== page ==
Original Fiction: DARK DARK

PrintE-mail Written by David Merryweather

Dark Dark

The black, twisted forms of the winter-barren trees shiver in rain-laden winds. Looming over the narrow dirt pathway, their spindly branches meet, entwine, form into a bower.

Christiana spurs her horse on, the rotting forest smell now curling into her lungs. While needle-tip branches claw her face and snag her hair, she keeps her attention focused on the light she sees dancing in the distance through the trees. A divine light, she decides, leading to sanctuary.

As she rides the wind gathers; icy rain cascades down between the bare branches. Like the galloping of mighty hooves, thunder booms in the bruised blue-black sky. Head down, Christiana charges onward.

The pool of illumination cast by the car’s headlights is just enough for Lily to make out the course of the narrow road, beset on both sides by tangled woodland. Hands clenched tighter than normal to the steering wheel, Lily squints out through the rain-blurred windscreen.

‘In a dark, dark wood was a dark, dark house…’ Lily mutters to herself. How did that poem go again? ‘In the dark, dark house was a…’
Thunder rolls and the rain intensifies.

‘Great’, she sighs. Where is this dark sodding house, I’ve had enough of these dark sodding woods.

Aware of her pursuers gaining on her, Christiana steers her horse off the track and through a gap she sees in the thicket. Whinnying in protest at the blinding rain and the mess of gnarled, slimy undergrowth that seems determined to trip it, the horse somehow stumbles through. The ground then inclines downwards.

Unsure, the horse demurs. Christiana flexes her spurs hard into the horse’s side and it dashes forward down the slope and then makes a small leap into the open space of a wide bridleway.

The jolting swish of the windscreen wipers can’t prevent the world outside of Lily’s car from swimming into a watery wash. Keep going, she tells herself, can’t be far now. She strains to see the road ahead.

‘In a dark, dark wood was a…’

A shape suddenly emerges from the undergrowth and darts out into the road just ahead of her. Lily swerves the car, wheels on the dirt, trees…

The horse shies sideways and snorts as if suddenly spooked by something… but it’s just the whorling wind.

‘Come now!’ Christiana steadies then rides her steed hurriedly up the bridleway. The dancing light dissipates into the gloaming. A will-‘o-the wisp, she wonders? The ever-darkening sky - she must reach sanctuary soon. This way, this way.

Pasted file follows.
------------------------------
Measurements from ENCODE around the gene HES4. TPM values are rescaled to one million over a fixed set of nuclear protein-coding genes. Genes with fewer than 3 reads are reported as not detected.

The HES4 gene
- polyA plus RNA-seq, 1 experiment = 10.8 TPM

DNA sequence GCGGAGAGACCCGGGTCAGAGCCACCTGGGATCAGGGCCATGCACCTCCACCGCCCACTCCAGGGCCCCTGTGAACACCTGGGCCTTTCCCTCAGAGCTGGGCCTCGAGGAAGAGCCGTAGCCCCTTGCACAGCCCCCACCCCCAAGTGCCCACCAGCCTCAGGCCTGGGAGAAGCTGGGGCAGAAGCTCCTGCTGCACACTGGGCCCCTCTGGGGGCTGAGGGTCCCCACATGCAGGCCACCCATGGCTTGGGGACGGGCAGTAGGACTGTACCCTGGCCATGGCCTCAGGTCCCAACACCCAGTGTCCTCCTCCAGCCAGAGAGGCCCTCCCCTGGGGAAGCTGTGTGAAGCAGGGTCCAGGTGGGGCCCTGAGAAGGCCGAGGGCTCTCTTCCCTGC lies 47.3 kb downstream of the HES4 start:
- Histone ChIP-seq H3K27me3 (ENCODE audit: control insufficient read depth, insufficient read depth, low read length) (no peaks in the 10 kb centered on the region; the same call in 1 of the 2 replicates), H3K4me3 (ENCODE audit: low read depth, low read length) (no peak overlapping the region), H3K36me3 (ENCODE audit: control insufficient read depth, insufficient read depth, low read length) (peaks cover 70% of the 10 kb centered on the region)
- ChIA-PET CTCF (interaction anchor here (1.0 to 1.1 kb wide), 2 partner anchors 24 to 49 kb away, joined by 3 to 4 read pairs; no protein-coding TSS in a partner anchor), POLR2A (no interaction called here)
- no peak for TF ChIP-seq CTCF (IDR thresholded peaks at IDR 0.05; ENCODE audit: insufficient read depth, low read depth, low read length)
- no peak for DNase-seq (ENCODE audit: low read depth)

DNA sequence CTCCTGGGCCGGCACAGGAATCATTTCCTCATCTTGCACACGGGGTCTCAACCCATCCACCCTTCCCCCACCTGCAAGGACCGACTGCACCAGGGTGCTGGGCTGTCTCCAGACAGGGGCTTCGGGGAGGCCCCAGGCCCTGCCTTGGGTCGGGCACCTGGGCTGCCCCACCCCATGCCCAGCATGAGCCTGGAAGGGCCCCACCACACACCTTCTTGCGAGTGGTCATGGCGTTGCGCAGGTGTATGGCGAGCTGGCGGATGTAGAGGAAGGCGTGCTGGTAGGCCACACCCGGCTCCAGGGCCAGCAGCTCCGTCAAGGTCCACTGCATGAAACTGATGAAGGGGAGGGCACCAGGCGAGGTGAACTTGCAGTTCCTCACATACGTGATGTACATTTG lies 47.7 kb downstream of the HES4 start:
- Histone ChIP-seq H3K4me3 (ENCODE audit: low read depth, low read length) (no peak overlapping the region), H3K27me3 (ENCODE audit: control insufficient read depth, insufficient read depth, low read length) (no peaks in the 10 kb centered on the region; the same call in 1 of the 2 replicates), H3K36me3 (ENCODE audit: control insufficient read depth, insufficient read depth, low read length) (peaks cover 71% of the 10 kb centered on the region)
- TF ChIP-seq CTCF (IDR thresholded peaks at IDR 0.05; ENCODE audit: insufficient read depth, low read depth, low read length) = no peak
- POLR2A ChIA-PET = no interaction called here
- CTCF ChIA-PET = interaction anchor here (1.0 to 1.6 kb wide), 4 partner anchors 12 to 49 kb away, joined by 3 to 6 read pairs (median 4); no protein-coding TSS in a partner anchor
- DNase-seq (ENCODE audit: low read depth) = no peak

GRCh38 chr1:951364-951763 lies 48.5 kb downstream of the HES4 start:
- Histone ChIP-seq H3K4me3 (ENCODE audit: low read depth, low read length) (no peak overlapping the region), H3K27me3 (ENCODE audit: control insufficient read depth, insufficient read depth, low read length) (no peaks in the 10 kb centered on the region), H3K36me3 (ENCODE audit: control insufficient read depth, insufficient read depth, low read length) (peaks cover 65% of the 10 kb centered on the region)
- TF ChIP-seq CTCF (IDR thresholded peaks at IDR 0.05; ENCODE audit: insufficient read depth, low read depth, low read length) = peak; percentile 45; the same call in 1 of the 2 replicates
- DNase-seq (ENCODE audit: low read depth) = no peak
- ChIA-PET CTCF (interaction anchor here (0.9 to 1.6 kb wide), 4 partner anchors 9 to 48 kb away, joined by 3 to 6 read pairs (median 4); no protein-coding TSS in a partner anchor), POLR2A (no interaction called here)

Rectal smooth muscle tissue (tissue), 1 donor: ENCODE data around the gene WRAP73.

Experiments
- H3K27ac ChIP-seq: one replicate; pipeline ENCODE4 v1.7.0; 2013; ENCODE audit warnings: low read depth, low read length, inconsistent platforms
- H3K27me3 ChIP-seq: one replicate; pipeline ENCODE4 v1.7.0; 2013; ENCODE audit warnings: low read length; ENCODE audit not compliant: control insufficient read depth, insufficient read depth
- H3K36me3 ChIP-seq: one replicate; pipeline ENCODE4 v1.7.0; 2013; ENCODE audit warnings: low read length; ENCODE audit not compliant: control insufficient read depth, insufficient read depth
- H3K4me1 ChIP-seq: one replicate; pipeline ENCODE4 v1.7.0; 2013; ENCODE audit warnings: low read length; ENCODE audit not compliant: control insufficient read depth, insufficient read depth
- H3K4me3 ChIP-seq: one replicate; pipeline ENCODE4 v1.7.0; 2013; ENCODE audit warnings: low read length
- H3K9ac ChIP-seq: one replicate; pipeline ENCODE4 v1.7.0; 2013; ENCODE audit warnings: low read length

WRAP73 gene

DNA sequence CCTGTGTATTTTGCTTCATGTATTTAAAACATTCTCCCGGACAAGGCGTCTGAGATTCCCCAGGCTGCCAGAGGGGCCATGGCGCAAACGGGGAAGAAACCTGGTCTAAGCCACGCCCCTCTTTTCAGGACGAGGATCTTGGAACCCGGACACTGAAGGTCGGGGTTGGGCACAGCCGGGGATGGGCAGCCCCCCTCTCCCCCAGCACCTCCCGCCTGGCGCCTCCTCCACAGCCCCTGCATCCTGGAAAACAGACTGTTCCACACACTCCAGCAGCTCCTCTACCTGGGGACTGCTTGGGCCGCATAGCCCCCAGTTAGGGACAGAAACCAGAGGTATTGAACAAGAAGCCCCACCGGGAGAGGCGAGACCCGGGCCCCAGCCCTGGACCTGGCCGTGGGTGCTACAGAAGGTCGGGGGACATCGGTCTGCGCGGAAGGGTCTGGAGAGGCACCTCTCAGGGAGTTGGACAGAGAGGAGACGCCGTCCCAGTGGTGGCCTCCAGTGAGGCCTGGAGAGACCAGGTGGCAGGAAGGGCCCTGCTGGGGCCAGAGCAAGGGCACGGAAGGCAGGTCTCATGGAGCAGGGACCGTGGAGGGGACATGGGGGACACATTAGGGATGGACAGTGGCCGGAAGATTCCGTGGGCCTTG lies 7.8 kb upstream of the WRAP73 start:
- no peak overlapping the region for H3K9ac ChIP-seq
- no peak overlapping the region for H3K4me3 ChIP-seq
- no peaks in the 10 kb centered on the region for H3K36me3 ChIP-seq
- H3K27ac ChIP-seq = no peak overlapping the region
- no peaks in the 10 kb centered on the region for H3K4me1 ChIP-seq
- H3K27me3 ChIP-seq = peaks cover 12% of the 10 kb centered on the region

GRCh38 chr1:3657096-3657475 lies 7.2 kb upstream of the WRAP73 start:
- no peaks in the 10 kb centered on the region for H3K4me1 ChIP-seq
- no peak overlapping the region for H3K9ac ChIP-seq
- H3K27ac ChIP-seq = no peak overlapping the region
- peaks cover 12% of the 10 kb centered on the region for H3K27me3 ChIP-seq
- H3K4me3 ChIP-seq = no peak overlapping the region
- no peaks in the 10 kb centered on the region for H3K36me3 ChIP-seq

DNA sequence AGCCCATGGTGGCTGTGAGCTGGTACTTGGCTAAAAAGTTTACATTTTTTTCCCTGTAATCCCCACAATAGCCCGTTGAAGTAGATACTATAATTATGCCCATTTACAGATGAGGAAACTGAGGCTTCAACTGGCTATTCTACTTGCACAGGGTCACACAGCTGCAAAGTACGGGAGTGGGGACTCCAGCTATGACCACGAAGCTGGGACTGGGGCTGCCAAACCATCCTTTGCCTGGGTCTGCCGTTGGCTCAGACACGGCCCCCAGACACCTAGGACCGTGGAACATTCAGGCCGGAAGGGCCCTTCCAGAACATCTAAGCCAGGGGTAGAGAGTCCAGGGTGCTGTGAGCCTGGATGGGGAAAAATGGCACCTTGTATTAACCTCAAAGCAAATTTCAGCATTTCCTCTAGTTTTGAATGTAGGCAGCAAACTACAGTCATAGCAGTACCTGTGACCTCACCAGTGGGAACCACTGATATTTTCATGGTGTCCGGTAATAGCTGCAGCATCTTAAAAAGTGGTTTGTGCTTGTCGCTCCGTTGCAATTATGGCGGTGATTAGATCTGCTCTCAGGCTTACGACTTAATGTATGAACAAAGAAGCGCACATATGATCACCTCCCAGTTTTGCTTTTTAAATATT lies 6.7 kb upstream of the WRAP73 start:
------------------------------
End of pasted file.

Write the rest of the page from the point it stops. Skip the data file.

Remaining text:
Lily stands before a squat building of white stone and timber nestled amid neglected grounds, its windows tightly shuttered. She sighs with relief at having finally made it… and for avoiding hitting that tree.

Fumbling in her pocket, she pulls out a set of keys, long and heavy. A tell-tale tremble of her hand exhibits her still shaken nerves as she fits a key into the lock. Something compels her to gaze out into the shifting shadows of the surrounding trees - a sensation of being watched…

She unlocks the door to her new home, and pushes quickly inside.

Lily dumps her bags and looks about her in dismay; the rooms are low-ceilinged and bare, the only furniture in the lounge is an old leather couch and a wooden rocking chair. Hanging above a fireplace grate, on a wall marked with soot, the skull of some once mighty stag is displayed on a varnished plaque. Lily looks at it, ruefully. How exactly did I allow myself to be persuaded into buying this knackered old shed?
Two bars on her BlackBerry Z10, she tries to contact her friend, now 200 miles away in London. Her phone goes dead in the middle of the call. Lily hisses a curse under her breath.

Writing that article can also wait, she decides, a hot bath is needed now – oh God, please let there be hot water. And a bath.

Christiana approaches a clearing; it is shrouded in a spectre-grey mist. A stone cottage stands off to the side. Drawing closer the horse suddenly rears, Christiana hangs on but the horse bucks violently. Then, moving out of the misty woods like something in a dream, a cloaked figure on a fierce black charger emerges, flanked by other shadowy riders. Herne the Hunter is draped in the skin of a red deer, jagged antlers curl up from his head like frozen flames. He is the last thing Christiana sees before she is thrown headfirst to the mossy ground.

Lily turns the bath taps, only to be met with guttural grunting from the slumbering pipes - an accompaniment to the assorted wails and whispers of the wind that whips through the gaps in the cottage’s masonry. Lily shivers. Bed, yes, bed. Hopefully some sleep - leave everything ‘till morning. Bundling up her goose-down duvet, she heads to where a heavy, wooden-framed bed waits.